MIAMI ( – The Federal Aviation Administration has halted dozens of major projects that dealt with construction and technology improvements, including a project at Fort Lauderdale -Hollywood  International Airport.

The projects have been frozen due to Congressional inaction on a FAA funding bill. The stalemate in Congress revolves around a Republican push to make unionizing more difficult for airline and rail workers. The failure to approve the temporary funding extension has led to a partial FAA shutdown.

A dozen contractors working on the FAA’s runway status light project at Fort Lauderdale-Hollywood International Airport were forced to walk off the job because the FAA can’t pay them. The lights help pilots to know when it’s safe to enter, cross, or take off on a runway.

“Very unfortunate for those folks and it’s also unfortunate for the airport….It is a safety enhancement feature that we were looking forward to having. (The partial shutdown) is slowing down progress, slowing down our ability to finish the project.” said airport spokesperson Greg Meyer.

FAA Administrator Randy Babbitt said stopping work on projects like the runway status lights will significantly increase the ultimate costs of construction for taxpayers.

The lack of a FAA funding extension has also forced the FAA to freeze grants that South Florida airport projects are relying on, including two multi-million dollar projects at Miami International Airport. Officials had planned to re-surface the diagonal runway and put a new roof on the newly remodeled north terminal.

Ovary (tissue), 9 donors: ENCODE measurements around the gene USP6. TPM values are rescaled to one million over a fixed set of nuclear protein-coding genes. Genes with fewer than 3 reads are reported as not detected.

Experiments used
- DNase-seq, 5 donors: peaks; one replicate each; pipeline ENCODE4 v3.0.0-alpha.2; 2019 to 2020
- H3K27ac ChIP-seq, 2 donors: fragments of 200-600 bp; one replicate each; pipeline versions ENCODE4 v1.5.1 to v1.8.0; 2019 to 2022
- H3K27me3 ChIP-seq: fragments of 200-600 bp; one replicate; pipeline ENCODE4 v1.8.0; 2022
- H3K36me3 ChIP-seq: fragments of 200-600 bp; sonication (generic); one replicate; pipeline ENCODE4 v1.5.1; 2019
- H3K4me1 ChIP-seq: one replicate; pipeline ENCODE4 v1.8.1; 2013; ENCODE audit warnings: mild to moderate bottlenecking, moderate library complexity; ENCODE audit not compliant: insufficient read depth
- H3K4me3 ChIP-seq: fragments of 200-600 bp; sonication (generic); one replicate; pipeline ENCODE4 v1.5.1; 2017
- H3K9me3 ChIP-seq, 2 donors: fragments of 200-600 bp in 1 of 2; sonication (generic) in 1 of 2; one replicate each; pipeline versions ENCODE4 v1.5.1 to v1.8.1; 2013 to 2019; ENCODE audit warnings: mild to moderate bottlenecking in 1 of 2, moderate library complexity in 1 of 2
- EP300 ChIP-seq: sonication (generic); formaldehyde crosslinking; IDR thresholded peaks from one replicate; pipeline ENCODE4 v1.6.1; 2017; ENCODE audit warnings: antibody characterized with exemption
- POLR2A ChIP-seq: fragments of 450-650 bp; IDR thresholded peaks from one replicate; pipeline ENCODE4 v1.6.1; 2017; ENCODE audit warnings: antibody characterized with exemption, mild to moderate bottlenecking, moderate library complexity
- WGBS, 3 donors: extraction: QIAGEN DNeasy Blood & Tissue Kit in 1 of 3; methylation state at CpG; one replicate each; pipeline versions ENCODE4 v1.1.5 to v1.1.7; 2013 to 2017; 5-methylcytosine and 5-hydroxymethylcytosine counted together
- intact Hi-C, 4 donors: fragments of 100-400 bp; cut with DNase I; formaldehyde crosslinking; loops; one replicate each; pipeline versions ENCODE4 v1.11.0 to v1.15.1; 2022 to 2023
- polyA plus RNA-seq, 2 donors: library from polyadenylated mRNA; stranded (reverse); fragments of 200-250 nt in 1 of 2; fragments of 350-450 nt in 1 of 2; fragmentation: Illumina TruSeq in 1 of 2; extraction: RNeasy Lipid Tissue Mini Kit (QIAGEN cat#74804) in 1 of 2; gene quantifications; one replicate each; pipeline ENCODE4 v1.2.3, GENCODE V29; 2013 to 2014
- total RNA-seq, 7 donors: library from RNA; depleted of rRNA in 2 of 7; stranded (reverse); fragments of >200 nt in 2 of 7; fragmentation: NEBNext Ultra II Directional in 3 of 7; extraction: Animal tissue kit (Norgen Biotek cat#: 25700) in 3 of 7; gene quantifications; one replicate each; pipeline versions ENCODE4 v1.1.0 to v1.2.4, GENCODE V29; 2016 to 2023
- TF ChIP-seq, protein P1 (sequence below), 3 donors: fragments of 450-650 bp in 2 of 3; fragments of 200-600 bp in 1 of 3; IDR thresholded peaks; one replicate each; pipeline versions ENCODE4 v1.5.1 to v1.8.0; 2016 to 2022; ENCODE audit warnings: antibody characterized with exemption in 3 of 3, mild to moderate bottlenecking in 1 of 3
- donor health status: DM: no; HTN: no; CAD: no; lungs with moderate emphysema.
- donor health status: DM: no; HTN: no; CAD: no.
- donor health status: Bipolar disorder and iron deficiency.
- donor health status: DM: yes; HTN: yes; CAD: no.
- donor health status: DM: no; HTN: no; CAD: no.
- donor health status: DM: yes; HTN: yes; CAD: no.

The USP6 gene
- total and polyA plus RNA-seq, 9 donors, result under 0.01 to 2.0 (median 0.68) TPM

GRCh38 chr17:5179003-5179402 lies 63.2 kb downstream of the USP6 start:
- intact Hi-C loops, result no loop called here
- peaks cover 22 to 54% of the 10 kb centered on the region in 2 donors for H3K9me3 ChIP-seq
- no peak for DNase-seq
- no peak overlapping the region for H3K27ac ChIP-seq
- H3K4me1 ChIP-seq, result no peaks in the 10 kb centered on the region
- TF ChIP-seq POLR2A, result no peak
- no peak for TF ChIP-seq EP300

“You don’t want leakage in a new area. We’ve got a lot of new stores in that area, the north terminal has become our jewel to a certain degree, so that’s important,”Miami International Airport spokesperson Marc Henderson told CBS4’s Natalia Zea.

Since the FAA bill stalled in Congress, around 4,000 FAA employees across the country have been furloughed. Only one South Florida employee, an engineer, was furloughed but local projects are still feeling the impact.

Projects like Fort Lauderdale-Hollywood International Airport’s planned south runway expansion require FAA employees around the country.

“The dialogue between the airport and the FAA has been suspended because the people we would normally deal with almost on a daily basis in Orlando have been furloughed,” said Meyer.

Passengers Zea spoke with are concerned about the partial FAA shutdown.

“Projects, once they start they should be completed,” said Shoman Goti.

Passenger Jerome Rush is frustrated with Congress failure to act.

“It’s gonna be laying a lot of people off and this economy needs as many people employed as possible.”


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